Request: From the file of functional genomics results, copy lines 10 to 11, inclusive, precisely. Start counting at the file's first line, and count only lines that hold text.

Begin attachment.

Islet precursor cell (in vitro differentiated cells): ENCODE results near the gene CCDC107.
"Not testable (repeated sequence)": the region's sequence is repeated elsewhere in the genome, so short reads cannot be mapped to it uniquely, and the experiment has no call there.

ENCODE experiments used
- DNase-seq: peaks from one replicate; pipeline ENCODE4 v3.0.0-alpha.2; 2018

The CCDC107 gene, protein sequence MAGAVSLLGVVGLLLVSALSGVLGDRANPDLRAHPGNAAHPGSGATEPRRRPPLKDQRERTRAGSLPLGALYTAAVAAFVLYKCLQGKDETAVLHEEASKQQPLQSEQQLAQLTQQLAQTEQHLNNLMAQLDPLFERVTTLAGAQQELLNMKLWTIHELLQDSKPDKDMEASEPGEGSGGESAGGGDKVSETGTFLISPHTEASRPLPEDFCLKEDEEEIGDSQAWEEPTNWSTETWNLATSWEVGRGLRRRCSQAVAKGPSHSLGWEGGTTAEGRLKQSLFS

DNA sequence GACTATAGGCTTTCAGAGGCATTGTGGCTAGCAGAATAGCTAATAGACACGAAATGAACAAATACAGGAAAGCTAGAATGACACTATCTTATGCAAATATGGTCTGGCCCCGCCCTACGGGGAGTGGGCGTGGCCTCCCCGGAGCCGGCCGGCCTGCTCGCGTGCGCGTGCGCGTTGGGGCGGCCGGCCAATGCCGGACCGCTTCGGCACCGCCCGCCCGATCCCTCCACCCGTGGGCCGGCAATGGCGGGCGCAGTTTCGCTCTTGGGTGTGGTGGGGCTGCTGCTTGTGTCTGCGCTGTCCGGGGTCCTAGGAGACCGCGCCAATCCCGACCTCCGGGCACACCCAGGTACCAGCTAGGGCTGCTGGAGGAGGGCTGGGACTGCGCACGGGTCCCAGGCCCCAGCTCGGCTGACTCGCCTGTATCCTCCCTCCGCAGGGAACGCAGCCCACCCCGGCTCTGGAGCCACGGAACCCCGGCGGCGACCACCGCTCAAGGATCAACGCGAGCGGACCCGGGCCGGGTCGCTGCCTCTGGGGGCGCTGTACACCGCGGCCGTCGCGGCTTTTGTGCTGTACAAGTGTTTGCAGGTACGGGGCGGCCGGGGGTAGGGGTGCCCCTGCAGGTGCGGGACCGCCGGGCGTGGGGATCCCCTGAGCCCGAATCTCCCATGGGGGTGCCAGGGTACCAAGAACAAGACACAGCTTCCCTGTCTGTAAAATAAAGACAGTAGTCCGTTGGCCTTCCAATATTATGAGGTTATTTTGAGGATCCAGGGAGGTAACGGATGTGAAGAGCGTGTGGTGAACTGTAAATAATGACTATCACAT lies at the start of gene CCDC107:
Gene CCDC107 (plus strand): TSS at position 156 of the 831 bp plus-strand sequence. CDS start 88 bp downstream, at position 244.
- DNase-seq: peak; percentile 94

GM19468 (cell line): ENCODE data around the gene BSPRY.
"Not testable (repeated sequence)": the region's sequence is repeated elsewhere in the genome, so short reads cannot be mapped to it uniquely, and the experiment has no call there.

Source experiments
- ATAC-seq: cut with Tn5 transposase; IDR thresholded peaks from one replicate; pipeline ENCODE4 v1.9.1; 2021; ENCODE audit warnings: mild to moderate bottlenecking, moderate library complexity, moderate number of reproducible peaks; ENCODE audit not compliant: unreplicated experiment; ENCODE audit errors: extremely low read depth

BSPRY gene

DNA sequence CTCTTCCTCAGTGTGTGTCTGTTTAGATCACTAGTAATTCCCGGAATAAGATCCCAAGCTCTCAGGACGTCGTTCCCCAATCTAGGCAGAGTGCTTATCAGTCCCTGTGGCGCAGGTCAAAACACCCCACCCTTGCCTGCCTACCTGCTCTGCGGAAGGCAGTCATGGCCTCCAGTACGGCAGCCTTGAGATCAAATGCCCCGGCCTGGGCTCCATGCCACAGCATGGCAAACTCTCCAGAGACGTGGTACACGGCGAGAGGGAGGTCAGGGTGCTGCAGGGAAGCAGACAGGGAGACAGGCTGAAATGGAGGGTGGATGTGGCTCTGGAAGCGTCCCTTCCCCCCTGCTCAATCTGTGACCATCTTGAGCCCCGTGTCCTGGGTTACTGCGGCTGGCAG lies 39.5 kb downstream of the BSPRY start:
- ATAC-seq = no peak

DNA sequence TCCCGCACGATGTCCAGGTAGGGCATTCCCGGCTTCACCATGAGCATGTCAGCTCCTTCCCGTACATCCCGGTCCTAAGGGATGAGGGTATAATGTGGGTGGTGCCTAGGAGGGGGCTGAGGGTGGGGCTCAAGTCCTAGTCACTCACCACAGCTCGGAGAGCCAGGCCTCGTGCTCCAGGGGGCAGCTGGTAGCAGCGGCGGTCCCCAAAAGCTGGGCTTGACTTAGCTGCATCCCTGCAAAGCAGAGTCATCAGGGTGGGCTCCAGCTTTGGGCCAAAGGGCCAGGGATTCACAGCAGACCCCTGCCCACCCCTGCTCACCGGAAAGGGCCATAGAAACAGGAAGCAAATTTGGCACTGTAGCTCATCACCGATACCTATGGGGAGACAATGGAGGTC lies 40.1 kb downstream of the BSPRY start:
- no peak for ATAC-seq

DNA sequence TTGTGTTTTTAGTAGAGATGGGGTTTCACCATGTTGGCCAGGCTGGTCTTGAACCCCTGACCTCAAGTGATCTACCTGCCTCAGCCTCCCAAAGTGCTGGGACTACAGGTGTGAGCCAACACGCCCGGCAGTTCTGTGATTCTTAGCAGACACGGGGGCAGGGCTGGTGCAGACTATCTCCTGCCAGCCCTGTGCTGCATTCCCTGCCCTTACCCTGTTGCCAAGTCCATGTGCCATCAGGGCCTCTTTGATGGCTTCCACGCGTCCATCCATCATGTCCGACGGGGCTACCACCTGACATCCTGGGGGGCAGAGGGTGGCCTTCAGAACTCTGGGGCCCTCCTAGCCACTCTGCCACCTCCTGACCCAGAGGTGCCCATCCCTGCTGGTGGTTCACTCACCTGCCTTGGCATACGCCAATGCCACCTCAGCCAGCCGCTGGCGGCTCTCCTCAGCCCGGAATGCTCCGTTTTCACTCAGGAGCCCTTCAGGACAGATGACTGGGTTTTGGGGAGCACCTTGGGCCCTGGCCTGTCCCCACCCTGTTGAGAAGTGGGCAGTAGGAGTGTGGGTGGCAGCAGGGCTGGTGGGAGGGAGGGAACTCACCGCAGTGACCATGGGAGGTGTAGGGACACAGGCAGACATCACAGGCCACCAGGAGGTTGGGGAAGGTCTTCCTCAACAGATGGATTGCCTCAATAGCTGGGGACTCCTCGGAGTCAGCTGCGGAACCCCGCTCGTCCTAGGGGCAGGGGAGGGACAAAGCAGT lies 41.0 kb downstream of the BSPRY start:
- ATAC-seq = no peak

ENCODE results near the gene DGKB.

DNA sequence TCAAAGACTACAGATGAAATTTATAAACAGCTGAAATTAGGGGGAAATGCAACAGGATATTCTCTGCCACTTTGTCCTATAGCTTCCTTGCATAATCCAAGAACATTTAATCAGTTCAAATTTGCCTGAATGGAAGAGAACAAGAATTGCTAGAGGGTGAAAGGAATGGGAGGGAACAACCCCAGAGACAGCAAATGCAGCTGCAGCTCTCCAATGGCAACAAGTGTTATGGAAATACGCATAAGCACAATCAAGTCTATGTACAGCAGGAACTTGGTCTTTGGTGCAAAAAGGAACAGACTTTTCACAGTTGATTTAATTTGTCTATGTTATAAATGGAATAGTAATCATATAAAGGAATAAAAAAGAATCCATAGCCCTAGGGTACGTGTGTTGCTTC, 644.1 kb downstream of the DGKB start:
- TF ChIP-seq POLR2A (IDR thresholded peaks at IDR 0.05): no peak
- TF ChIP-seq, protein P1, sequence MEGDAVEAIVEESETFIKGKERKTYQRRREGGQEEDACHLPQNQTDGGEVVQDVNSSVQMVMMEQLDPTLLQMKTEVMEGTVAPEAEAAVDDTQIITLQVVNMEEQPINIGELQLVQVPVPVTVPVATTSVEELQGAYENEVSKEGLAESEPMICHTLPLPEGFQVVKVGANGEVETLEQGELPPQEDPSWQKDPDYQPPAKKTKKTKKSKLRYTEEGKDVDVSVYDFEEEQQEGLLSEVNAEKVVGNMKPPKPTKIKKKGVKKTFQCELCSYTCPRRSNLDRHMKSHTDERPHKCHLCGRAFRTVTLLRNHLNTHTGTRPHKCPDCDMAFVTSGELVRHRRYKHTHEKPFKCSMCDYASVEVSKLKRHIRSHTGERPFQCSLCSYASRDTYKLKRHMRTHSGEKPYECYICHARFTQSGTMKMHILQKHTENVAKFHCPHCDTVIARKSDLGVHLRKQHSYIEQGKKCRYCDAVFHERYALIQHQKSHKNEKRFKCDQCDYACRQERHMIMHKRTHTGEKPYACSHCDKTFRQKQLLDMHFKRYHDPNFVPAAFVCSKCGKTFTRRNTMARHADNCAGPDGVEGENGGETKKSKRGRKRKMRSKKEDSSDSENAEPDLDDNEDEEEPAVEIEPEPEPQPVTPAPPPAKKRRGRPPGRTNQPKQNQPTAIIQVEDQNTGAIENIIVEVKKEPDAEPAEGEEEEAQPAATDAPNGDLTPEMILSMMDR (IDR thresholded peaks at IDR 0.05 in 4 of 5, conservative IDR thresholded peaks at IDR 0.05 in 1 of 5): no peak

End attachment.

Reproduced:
"Not testable (repeated sequence)": the region's sequence is repeated elsewhere in the genome, so short reads cannot be mapped to it uniquely, and the experiment has no call there.

Source experiments